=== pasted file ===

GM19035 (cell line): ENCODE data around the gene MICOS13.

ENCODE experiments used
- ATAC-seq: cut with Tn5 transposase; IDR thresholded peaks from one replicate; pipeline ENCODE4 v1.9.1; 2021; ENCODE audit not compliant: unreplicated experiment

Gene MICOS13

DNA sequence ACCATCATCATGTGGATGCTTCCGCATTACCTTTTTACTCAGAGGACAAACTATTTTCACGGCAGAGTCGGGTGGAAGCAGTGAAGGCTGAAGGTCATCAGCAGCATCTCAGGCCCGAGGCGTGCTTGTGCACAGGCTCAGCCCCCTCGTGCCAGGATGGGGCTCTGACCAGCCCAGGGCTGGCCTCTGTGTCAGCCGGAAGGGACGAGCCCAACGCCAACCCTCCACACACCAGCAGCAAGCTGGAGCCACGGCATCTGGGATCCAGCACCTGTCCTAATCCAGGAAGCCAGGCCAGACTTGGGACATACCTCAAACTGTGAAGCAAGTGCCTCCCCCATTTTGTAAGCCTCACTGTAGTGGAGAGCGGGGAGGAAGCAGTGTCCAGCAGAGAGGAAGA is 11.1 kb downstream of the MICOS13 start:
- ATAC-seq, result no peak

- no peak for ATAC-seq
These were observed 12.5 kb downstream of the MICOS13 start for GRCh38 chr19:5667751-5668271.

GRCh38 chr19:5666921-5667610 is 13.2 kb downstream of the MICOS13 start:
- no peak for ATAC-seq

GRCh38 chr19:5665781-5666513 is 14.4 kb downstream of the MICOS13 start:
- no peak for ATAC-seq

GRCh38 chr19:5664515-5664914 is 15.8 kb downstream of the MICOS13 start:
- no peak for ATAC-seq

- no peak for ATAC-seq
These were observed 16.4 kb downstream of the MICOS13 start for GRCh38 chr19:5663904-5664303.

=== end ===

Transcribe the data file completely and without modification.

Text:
GM19035 (cell line): ENCODE data around the gene MICOS13.

ENCODE experiments used
- ATAC-seq: cut with Tn5 transposase; IDR thresholded peaks from one replicate; pipeline ENCODE4 v1.9.1; 2021; ENCODE audit not compliant: unreplicated experiment

Gene MICOS13

DNA sequence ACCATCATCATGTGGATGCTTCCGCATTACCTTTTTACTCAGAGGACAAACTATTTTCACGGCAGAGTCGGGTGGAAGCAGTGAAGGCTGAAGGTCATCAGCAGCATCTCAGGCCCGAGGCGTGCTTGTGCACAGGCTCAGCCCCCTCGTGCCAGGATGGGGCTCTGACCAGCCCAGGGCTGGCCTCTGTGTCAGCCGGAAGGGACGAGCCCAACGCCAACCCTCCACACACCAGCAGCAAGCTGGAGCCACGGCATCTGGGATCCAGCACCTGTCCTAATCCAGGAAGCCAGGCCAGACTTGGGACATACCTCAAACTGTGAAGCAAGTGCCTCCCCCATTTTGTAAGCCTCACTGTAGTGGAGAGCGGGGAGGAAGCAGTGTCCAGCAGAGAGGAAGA is 11.1 kb downstream of the MICOS13 start:
- ATAC-seq, result no peak

- no peak for ATAC-seq
These were observed 12.5 kb downstream of the MICOS13 start for GRCh38 chr19:5667751-5668271.

GRCh38 chr19:5666921-5667610 is 13.2 kb downstream of the MICOS13 start:
- no peak for ATAC-seq

GRCh38 chr19:5665781-5666513 is 14.4 kb downstream of the MICOS13 start:
- no peak for ATAC-seq

GRCh38 chr19:5664515-5664914 is 15.8 kb downstream of the MICOS13 start:
- no peak for ATAC-seq

- no peak for ATAC-seq
These were observed 16.4 kb downstream of the MICOS13 start for GRCh38 chr19:5663904-5664303.